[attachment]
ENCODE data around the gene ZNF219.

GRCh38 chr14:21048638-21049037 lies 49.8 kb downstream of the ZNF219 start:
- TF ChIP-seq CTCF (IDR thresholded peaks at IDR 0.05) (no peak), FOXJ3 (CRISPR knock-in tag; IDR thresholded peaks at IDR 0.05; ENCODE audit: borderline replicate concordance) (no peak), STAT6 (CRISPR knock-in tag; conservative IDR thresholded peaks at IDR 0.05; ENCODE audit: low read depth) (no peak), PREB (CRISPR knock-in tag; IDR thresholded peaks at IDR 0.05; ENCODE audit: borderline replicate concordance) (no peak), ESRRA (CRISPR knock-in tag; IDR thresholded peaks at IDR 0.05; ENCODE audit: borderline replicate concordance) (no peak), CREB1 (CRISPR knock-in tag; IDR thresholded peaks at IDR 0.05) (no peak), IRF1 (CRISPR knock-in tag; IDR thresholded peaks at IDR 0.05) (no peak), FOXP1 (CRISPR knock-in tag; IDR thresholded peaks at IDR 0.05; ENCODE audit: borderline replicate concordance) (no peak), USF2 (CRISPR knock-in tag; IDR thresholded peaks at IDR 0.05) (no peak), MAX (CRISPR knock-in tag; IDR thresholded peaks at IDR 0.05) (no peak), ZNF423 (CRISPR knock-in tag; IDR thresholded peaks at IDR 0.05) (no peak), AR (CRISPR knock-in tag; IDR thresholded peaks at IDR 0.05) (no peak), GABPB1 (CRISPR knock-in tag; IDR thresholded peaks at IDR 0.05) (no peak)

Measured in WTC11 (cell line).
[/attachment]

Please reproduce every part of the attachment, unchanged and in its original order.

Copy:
ENCODE data around the gene ZNF219.

GRCh38 chr14:21048638-21049037 lies 49.8 kb downstream of the ZNF219 start:
- TF ChIP-seq CTCF (IDR thresholded peaks at IDR 0.05) (no peak), FOXJ3 (CRISPR knock-in tag; IDR thresholded peaks at IDR 0.05; ENCODE audit: borderline replicate concordance) (no peak), STAT6 (CRISPR knock-in tag; conservative IDR thresholded peaks at IDR 0.05; ENCODE audit: low read depth) (no peak), PREB (CRISPR knock-in tag; IDR thresholded peaks at IDR 0.05; ENCODE audit: borderline replicate concordance) (no peak), ESRRA (CRISPR knock-in tag; IDR thresholded peaks at IDR 0.05; ENCODE audit: borderline replicate concordance) (no peak), CREB1 (CRISPR knock-in tag; IDR thresholded peaks at IDR 0.05) (no peak), IRF1 (CRISPR knock-in tag; IDR thresholded peaks at IDR 0.05) (no peak), FOXP1 (CRISPR knock-in tag; IDR thresholded peaks at IDR 0.05; ENCODE audit: borderline replicate concordance) (no peak), USF2 (CRISPR knock-in tag; IDR thresholded peaks at IDR 0.05) (no peak), MAX (CRISPR knock-in tag; IDR thresholded peaks at IDR 0.05) (no peak), ZNF423 (CRISPR knock-in tag; IDR thresholded peaks at IDR 0.05) (no peak), AR (CRISPR knock-in tag; IDR thresholded peaks at IDR 0.05) (no peak), GABPB1 (CRISPR knock-in tag; IDR thresholded peaks at IDR 0.05) (no peak)

Measured in WTC11 (cell line).